Six Hong Kong Police Officers Kick and Punch a Handcuffed Protester in a Dark Corner

Last night at 9:30pm, around 300 hundred protesters attempted to set up new barricade in Long Wo Road, near the government headquarter at Admiralty. Riot police took action to disperse protesters and arrested 45 of them. The process was brutal. The TV news showed that one of the protesters, identified as Tsang kin-chiu, a member of Civic Party, was intentionally brought to a dark corner where he was punched and kicked by six police officers.

The protesters action last night was a reaction to the police clearance of the barricades in major sit-in sites in the past few days. The massive sit-in action, dubbed Occupy Central protests, is to impose pressure on the Hong Kong government demanding a revision of the political reform package by incorporating the idea of “citizen nomination” in the election of the city's top leader.

Weapon of Mass Destruction in Hong Kong's Umbrella Revolution

Mainland Chinese state-run media has been running editorials and opinion pieces to criticize the Umbrella Revolution in Hong Kong, with emphasis on the destruction the street occupations have brought to ordinary people.

The Umbrella Revolution has also been labeled as “Color Revolution” backed up by foreign forces, in particular, the United State. Pro-Beijing law makers passed a motion on October 10 demanding an investigation of the mobilization of the massive sit-in action under the Legislative Council(Powers and Privileges) Ordinance.

In response to the smear campaign, DDED HK, created a video that imitates the China Central Television's news report on the students’ use of mass destruction weapon – umbrellas and birthday song – in Hong Kong's Umbrella Revolution.

In the video, the umbrellas that protected the protesters from police pepper spray and tear gas were depicted as parachutes and ray guns. The birthday song, which was sang by the sit-in protesters, when they were surrounded and bombarded by the anti-occupation groups, was depicted as the most evil weapon.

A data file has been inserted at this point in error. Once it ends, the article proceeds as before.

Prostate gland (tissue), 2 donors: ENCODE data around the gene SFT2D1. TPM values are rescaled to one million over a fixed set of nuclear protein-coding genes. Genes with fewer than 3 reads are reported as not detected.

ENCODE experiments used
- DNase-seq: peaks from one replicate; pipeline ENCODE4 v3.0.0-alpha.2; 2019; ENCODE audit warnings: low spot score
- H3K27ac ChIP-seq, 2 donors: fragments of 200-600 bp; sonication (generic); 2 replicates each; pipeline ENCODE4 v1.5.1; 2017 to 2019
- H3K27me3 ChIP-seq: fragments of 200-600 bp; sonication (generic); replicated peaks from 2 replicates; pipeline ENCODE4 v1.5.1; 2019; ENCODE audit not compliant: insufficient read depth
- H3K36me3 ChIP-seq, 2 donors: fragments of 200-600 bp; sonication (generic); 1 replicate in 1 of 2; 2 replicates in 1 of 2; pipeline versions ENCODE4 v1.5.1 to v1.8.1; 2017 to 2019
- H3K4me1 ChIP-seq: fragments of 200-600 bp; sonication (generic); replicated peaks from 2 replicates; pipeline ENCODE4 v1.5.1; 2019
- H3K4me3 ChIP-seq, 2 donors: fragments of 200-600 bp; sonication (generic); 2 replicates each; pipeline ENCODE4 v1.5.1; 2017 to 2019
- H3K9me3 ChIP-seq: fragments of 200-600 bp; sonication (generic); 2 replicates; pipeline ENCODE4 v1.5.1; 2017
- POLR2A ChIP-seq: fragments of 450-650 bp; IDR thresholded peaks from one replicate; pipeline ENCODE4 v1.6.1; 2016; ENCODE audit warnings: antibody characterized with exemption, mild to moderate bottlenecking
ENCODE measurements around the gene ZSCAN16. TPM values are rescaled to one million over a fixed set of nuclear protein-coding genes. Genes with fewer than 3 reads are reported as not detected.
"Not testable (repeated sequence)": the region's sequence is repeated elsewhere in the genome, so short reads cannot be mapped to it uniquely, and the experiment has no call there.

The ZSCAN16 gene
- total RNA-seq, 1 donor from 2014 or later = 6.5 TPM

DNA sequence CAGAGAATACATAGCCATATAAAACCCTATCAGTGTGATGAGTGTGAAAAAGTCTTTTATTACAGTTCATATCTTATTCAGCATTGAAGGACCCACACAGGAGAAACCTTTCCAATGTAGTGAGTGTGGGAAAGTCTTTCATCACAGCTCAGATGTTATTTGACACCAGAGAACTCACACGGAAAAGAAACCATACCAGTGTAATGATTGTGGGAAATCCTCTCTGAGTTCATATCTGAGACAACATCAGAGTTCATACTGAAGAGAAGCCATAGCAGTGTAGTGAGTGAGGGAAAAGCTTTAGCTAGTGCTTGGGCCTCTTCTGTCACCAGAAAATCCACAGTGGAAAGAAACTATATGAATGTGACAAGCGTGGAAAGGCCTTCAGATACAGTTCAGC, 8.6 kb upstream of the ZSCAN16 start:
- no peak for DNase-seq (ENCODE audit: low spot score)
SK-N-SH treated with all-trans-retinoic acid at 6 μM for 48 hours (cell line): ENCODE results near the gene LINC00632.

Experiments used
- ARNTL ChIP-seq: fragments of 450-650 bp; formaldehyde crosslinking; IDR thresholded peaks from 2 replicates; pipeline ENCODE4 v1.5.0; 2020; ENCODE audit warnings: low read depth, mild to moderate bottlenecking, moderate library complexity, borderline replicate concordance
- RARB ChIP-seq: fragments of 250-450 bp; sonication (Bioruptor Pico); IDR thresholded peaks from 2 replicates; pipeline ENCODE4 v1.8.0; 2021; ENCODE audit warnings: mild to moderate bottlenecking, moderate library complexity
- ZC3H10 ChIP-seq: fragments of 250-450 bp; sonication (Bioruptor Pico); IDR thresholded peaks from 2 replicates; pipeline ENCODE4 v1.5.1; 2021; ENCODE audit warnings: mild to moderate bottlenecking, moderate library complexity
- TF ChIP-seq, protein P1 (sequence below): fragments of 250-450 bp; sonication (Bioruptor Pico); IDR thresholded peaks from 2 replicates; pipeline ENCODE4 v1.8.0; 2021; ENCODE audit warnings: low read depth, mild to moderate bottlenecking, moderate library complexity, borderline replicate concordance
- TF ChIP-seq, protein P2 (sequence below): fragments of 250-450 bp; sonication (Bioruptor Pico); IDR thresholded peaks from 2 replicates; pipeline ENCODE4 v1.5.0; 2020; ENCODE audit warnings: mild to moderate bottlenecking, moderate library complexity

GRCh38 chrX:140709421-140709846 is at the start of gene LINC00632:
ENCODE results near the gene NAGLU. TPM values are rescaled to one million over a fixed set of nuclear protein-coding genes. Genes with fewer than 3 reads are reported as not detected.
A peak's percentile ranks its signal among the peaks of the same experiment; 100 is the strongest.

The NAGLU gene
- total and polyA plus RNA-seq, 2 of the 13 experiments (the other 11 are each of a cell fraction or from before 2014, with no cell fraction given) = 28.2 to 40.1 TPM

China: ‘The More You Exploit Us, the Happier We Get’

Kevin Slaten from China Labour Watch wrote on China File on the situation of labour exploitation in China — the fact that industrial safety and workers’ lives were taken for granted for economic growth, which is reflected in a notorious local Kunshan government's appeal to foreign investors: “The Kunshan people welcome your investment. The more you exploit us, the happier we get.”

An Urgent Call for the Protection and Preservation of Tibetan Language

Khenpo Tsultrim Lodoe is an influential Buddhist teacher at Larung Gar Buddhist Institute in Tibet. His article which addresses the relation between language and identity and urges for the preservation of Tibetan language was posted on an official educational website for Tibetan middle schools on July 4, 2014. High Peaks Pure Earth translated the reflective piece.

China's New Regulations on Instant Messaging Tools Explained

Hu Yong, associate professor at Peking University’s School of Journalism and Communication, explained the issue at stake regarding China's latest regulations on instant messaging tools on Chinafile. The regulations forbidden public account holders, except from registered media organizations accounts, to republish articles on current events. The result is a highly selective enforcement of law as any comment can fall under the category of “news commentary”.